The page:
3. Self-regulatory behaviours or stimming may help individuals with autism regulate their sensory input. For instance, they may rock their body to stimulate the vestibular system to increase sensory input. The regulation of their sensory input allows them to feel more relax and happy.

  4. It serves as a form of expression. For instance, an autistic child may express their excitement or frustration through hand flapping.


Should we correct the repetitive behaviours?

Due to the above reasons on how repetitive behaviours can help autistic children and teenagers, attempts to stop the behaviour from happening may not be helpful and may even be distressing and uncomfortable for your child. Hence, finding a balance between acceptance and change might be a better approach instead of extinguishing the behaviour entirely. Nevertheless, some behaviours may interfere with their abilities to learn and engage in social interactions. Hence, when you are considering changing the behaviours, think about the answers to these questions.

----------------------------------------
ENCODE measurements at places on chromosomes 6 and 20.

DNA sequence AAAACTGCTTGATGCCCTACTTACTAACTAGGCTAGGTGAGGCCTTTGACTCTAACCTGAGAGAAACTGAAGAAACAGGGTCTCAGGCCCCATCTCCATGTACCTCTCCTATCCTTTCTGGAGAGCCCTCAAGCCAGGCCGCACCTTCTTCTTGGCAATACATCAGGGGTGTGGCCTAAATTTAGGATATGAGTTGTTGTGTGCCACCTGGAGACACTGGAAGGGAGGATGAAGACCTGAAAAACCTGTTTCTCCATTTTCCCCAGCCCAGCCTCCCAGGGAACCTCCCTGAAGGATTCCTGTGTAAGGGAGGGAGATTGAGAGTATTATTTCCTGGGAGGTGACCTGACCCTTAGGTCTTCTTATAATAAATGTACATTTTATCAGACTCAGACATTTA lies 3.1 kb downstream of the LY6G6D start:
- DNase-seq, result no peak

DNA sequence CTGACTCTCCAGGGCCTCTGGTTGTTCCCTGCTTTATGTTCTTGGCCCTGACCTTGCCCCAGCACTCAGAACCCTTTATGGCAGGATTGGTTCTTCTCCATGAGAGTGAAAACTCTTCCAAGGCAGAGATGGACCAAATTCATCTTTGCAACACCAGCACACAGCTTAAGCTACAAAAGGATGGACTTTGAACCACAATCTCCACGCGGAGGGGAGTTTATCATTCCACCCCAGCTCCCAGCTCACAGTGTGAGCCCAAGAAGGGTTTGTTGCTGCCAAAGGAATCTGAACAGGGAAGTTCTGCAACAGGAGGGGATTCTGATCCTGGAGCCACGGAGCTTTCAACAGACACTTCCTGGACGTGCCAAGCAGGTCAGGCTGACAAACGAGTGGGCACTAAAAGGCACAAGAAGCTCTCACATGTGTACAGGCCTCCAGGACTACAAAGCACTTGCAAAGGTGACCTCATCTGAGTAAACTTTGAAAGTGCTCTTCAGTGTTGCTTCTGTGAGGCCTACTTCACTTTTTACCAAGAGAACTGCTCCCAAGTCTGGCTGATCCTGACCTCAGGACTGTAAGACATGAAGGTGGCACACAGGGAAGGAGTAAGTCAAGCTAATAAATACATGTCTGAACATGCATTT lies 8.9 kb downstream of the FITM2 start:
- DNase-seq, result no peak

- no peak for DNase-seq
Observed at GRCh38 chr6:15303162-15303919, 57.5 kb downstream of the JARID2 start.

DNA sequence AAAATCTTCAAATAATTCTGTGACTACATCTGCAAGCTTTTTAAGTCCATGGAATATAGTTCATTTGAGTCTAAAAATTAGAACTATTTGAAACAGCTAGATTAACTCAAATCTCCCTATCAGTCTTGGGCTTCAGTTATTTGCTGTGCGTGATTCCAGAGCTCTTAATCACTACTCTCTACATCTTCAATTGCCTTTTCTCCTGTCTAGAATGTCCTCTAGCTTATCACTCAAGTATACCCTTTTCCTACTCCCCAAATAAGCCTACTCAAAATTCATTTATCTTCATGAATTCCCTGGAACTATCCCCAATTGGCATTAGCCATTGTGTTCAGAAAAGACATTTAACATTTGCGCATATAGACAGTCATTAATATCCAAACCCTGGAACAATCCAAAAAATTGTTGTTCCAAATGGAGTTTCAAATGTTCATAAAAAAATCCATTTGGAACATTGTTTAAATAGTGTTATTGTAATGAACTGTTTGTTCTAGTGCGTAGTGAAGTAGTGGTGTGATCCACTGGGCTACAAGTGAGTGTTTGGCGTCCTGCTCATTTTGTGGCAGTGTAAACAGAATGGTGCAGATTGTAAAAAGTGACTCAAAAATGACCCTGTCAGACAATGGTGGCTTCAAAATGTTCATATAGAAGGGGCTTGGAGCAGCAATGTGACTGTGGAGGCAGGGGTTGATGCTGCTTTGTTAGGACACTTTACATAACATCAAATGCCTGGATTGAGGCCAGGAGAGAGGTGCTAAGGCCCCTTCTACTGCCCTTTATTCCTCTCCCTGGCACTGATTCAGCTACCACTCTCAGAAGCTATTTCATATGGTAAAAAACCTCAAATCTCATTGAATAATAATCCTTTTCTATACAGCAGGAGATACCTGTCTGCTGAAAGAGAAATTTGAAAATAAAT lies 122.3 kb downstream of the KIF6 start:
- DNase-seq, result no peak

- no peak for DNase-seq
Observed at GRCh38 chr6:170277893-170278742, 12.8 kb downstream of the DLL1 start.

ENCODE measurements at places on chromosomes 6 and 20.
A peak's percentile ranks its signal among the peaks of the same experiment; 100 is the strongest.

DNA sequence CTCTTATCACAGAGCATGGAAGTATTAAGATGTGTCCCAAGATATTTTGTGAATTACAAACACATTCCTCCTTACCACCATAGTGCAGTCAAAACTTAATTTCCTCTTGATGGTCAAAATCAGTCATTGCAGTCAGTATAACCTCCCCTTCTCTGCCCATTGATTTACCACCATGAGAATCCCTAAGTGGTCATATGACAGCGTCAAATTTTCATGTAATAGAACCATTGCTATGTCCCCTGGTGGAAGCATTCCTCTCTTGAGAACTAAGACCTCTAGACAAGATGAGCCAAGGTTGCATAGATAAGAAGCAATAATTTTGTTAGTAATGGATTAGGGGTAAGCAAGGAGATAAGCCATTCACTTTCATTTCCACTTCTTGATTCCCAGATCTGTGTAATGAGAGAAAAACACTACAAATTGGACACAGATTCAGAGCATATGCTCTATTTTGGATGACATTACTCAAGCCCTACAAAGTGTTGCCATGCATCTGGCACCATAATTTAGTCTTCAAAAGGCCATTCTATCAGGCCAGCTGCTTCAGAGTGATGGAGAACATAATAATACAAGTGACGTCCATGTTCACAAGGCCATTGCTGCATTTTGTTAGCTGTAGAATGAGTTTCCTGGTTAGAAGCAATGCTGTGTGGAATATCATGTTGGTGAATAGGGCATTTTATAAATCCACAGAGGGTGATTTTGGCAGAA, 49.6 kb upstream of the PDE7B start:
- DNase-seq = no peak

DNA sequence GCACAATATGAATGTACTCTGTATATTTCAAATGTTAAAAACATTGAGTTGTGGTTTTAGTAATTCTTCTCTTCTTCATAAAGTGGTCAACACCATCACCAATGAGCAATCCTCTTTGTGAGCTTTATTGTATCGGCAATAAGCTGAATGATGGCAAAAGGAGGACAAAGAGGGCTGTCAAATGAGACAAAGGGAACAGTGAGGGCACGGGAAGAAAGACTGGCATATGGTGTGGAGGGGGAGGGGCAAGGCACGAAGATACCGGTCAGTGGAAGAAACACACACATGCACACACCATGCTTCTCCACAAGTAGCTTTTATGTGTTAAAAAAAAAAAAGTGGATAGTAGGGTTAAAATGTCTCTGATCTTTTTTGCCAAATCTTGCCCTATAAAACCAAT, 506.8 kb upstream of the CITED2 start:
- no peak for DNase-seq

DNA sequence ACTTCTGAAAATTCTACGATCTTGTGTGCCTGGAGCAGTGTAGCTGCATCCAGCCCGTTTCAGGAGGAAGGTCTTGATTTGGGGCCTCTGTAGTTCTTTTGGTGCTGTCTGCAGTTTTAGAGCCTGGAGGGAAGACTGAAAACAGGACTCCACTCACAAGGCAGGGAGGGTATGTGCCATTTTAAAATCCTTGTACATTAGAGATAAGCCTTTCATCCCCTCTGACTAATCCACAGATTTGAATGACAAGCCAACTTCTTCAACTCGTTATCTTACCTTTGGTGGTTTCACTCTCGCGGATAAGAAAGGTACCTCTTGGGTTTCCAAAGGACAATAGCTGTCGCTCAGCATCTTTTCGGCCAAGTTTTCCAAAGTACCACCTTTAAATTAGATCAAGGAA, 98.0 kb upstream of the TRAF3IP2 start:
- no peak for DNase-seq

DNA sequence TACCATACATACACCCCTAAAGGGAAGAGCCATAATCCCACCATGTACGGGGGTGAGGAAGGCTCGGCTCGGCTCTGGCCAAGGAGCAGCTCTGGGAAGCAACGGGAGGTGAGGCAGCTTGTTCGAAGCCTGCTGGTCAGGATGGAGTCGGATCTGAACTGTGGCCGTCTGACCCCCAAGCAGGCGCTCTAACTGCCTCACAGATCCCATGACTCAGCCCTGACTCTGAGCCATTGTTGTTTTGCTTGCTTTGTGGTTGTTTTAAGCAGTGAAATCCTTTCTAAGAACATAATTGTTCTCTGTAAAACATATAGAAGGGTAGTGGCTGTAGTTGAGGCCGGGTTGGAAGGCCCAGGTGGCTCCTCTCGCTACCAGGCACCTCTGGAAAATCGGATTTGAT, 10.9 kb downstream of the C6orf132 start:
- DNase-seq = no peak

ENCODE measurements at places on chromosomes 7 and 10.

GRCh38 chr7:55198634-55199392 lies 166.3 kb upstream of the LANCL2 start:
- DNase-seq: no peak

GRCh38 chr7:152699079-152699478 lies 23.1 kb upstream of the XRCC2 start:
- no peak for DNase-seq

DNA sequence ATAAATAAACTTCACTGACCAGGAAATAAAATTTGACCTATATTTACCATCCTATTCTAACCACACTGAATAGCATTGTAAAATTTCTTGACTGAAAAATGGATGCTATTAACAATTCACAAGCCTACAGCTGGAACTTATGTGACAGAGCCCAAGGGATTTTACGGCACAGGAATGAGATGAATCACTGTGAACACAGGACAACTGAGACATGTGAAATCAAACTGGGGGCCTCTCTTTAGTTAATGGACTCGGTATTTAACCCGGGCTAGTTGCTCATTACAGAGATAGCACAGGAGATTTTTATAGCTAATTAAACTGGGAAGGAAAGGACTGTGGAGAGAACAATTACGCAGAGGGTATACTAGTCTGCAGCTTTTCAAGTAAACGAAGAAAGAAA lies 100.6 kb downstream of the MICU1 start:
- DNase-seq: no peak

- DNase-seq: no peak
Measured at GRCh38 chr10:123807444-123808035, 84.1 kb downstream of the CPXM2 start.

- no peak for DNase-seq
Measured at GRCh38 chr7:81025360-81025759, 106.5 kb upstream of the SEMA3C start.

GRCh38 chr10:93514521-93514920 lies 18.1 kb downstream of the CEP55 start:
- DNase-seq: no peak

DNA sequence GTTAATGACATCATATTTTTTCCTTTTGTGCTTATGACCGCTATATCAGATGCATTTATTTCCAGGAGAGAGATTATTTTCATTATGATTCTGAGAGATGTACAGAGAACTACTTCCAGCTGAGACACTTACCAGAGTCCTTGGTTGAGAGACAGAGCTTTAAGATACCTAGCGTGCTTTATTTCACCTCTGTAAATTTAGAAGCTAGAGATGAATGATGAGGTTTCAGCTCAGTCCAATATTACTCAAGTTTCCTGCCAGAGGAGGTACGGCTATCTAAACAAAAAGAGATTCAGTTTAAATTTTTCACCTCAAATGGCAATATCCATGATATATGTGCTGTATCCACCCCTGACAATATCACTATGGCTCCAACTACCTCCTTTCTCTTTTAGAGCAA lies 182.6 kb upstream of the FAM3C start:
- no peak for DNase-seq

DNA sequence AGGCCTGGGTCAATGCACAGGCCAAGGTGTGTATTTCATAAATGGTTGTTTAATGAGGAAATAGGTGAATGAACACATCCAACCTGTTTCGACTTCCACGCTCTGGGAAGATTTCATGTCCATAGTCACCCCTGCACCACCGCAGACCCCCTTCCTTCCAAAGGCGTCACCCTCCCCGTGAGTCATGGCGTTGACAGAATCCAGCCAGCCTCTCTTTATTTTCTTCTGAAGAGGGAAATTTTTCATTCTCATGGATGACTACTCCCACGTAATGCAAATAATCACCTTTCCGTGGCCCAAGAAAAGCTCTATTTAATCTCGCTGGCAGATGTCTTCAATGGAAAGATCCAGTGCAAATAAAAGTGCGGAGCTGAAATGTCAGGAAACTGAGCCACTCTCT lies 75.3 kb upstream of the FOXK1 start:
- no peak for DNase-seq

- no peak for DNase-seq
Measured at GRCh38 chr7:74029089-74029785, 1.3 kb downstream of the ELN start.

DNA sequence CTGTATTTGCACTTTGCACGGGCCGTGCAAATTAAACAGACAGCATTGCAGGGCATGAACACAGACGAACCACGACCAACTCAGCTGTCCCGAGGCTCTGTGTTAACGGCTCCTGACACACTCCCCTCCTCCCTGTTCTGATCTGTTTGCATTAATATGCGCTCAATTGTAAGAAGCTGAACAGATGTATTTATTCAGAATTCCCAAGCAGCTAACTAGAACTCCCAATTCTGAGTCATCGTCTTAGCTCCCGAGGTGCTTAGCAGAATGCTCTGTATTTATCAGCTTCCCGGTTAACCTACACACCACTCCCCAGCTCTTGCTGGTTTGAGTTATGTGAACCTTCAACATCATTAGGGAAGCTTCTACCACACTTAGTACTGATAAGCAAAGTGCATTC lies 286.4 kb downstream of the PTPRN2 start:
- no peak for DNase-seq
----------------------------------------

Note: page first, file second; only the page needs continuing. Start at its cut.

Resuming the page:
• Is your child’s behaviour affecting their ability to learn?

  • Is your child’s behaviour affecting their social life?

  • Is your child’s behaviour affecting your family’s or caregiver’s abilities to carry out day-to-day activities?

  • How would you feel if this behaviour is the same in a few years? Are the behaviours appropriate when your child grows older?

  • Is your child’s behaviour causing harm to themselves or others?

To correct the behaviours, we have to understand the causes of the repetitive behaviours and find alternative ways to fulfil your child’s need to engage in the repetitive behaviour.